So you have a SIP provider that has given you multiple devices to use with your VoIP number. You can receive calls to this number on all supported devices, but what happens when one of the devices rings? What will happen is that the first device which received an incoming call will also send an audio stream together with its video stream for both parties to be able to hear and speak with each other immediately. Though the original SIP signaling for this is already bidirectional, an audio stream will still come from one party only. Even though this might be confusing at first, it's not a big deal because most providers also offer a web interface that you can use to manage your account and do your VoIP settings.
The steps that you can do to link your calls together on SIP service providers which support the transfer of media (RTP) are usually short and easy to follow. There is no specific order on how things should be done, though it's recommended for you to know some basic network concepts about linking devices before starting this feature with your VoIP service.
For starters, you need to make sure that the devices are in the same network.(e.g. using the same router or access point). It's not possible for them to communicate if they're on different networks! If you usually connect all of your devices in one network (i.e., home network or office network), you can proceed with this feature easily.
The next step is to configure the devices so they'll be able to receive and send RTP media packets. VoIP service providers usually offer some default ports on which the RTP voice packets should pass, but these might not be accepted by some networks (firewalls). So you need to forward the RTP packets by using the correct ports (i.e., port numbers) on your router or gateway. If you're not able to do this, it's better for you to contact your network administrator and ask them if they can help you out here.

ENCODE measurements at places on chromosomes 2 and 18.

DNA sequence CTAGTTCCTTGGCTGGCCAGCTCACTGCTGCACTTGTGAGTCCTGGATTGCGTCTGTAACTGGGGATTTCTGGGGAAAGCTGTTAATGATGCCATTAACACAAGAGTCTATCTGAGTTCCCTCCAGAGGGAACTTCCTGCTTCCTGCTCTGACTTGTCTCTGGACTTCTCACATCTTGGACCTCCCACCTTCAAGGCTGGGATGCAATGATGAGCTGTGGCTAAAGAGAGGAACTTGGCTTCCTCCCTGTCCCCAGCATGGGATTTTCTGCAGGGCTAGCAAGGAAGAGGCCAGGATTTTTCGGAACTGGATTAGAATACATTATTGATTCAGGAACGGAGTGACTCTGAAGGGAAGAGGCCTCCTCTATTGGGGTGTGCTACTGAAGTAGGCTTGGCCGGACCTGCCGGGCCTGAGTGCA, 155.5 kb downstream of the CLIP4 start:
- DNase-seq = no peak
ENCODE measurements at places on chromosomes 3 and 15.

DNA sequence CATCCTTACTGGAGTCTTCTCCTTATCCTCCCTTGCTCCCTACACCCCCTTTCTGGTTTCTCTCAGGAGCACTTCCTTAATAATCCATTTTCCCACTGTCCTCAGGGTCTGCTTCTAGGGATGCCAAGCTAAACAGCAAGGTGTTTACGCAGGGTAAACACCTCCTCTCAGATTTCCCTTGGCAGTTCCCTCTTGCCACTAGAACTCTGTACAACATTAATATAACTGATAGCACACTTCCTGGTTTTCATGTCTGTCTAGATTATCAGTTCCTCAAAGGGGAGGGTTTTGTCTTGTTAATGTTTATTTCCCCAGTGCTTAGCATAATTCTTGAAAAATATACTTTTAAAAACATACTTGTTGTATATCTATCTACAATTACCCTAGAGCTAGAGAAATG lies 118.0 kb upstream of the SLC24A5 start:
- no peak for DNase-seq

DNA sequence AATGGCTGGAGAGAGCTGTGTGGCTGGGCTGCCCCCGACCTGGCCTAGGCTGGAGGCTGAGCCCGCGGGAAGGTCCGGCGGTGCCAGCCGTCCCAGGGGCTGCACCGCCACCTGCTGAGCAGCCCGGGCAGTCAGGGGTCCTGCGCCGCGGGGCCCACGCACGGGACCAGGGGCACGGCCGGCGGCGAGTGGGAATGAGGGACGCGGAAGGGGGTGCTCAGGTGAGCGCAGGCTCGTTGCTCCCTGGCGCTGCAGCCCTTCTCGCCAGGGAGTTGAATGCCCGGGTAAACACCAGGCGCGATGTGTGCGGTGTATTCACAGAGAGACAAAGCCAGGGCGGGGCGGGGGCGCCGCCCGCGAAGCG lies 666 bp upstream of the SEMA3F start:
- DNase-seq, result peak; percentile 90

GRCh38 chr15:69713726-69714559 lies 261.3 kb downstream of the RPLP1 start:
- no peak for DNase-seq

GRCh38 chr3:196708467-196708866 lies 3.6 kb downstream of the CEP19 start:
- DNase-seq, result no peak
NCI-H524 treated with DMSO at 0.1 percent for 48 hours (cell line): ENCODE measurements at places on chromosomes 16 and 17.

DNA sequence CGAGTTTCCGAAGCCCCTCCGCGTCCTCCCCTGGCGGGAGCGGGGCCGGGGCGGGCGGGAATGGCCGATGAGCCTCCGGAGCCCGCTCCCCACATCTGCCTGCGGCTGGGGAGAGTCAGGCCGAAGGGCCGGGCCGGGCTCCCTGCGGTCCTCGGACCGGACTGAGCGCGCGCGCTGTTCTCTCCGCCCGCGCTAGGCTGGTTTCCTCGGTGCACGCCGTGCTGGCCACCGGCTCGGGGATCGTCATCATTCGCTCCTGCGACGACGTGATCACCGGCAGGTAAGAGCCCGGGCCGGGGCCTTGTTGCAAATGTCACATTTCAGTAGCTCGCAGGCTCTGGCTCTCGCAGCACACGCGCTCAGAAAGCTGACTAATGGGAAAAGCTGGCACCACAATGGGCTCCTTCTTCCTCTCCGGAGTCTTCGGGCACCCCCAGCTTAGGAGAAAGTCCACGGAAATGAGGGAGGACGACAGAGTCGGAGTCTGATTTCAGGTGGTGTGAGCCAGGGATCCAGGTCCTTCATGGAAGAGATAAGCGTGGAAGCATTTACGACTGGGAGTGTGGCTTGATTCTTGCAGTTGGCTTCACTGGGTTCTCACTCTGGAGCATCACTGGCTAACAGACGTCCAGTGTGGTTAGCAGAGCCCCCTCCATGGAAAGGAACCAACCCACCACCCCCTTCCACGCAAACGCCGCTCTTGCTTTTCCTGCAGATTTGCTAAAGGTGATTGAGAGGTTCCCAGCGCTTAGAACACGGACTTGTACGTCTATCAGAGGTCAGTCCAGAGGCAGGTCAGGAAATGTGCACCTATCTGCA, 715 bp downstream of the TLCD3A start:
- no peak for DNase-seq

After configuring the devices and forwarding the required ports, it's time to do the linking. If you're using a softphone (i.e., computer with SIP client) or something similar, it's time for you to look at your device configuration to determine which devices are allowed to send and receive media packets. Most softphones allow you to configure this feature by just checking some boxes and entering the IP address and port number.
After doing the previous steps, you should be able to receive calls on all devices at the same time without any problem. However, there will still be a delay between when one device rings and another receives the call. This is because it takes some time for RTP packets to pass through routers and gateways before reaching its destination.
That's it! By now, you should understand the basics on how to link calls across multiple devices connected to your SIP service. You can now enjoy the convenience of receiving and placing calls from your VoIP number using all connected devices without any problem at all!
With this feature, you're able to receive and send media packets on all connected devices. This means that you can answer calls on one device and simultaneously place a call to another number using another device! You can also use all devices for conference calls, so it's really up to you on how you want to use this feature in your SIP service.
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